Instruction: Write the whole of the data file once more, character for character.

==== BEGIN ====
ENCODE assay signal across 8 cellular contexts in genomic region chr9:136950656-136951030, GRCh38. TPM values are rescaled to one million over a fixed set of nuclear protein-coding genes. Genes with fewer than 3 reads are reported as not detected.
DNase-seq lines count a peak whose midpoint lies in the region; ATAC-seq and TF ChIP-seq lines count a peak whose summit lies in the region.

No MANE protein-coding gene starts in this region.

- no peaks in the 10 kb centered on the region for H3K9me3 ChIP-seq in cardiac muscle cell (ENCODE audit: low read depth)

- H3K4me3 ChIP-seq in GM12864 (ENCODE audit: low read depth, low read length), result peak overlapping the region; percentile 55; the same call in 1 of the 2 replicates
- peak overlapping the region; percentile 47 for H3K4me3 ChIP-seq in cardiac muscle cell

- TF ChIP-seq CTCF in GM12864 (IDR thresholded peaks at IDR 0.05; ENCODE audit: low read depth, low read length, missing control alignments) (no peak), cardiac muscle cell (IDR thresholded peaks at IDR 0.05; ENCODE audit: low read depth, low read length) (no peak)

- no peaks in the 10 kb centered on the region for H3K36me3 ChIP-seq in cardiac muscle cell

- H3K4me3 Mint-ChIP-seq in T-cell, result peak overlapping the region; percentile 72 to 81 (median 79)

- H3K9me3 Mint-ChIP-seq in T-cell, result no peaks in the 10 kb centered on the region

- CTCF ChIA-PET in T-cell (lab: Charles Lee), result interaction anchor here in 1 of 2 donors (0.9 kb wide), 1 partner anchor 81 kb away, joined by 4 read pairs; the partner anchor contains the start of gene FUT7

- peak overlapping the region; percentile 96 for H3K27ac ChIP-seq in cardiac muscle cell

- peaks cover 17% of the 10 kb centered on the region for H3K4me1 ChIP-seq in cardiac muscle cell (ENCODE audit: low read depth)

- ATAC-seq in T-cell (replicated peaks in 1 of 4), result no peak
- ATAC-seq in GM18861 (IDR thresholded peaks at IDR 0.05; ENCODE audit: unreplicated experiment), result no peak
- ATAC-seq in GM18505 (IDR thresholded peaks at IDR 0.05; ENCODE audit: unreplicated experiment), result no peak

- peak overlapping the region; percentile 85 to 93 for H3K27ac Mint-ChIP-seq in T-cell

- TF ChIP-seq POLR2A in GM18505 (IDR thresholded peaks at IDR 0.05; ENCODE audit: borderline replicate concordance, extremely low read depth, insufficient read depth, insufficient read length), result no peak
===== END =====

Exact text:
ENCODE assay signal across 8 cellular contexts in genomic region chr9:136950656-136951030, GRCh38. TPM values are rescaled to one million over a fixed set of nuclear protein-coding genes. Genes with fewer than 3 reads are reported as not detected.
DNase-seq lines count a peak whose midpoint lies in the region; ATAC-seq and TF ChIP-seq lines count a peak whose summit lies in the region.

No MANE protein-coding gene starts in this region.

- no peaks in the 10 kb centered on the region for H3K9me3 ChIP-seq in cardiac muscle cell (ENCODE audit: low read depth)

- H3K4me3 ChIP-seq in GM12864 (ENCODE audit: low read depth, low read length), result peak overlapping the region; percentile 55; the same call in 1 of the 2 replicates
- peak overlapping the region; percentile 47 for H3K4me3 ChIP-seq in cardiac muscle cell

- TF ChIP-seq CTCF in GM12864 (IDR thresholded peaks at IDR 0.05; ENCODE audit: low read depth, low read length, missing control alignments) (no peak), cardiac muscle cell (IDR thresholded peaks at IDR 0.05; ENCODE audit: low read depth, low read length) (no peak)

- no peaks in the 10 kb centered on the region for H3K36me3 ChIP-seq in cardiac muscle cell

- H3K4me3 Mint-ChIP-seq in T-cell, result peak overlapping the region; percentile 72 to 81 (median 79)

- H3K9me3 Mint-ChIP-seq in T-cell, result no peaks in the 10 kb centered on the region

- CTCF ChIA-PET in T-cell (lab: Charles Lee), result interaction anchor here in 1 of 2 donors (0.9 kb wide), 1 partner anchor 81 kb away, joined by 4 read pairs; the partner anchor contains the start of gene FUT7

- peak overlapping the region; percentile 96 for H3K27ac ChIP-seq in cardiac muscle cell

- peaks cover 17% of the 10 kb centered on the region for H3K4me1 ChIP-seq in cardiac muscle cell (ENCODE audit: low read depth)

- ATAC-seq in T-cell (replicated peaks in 1 of 4), result no peak
- ATAC-seq in GM18861 (IDR thresholded peaks at IDR 0.05; ENCODE audit: unreplicated experiment), result no peak
- ATAC-seq in GM18505 (IDR thresholded peaks at IDR 0.05; ENCODE audit: unreplicated experiment), result no peak

- peak overlapping the region; percentile 85 to 93 for H3K27ac Mint-ChIP-seq in T-cell

- TF ChIP-seq POLR2A in GM18505 (IDR thresholded peaks at IDR 0.05; ENCODE audit: borderline replicate concordance, extremely low read depth, insufficient read depth, insufficient read length), result no peak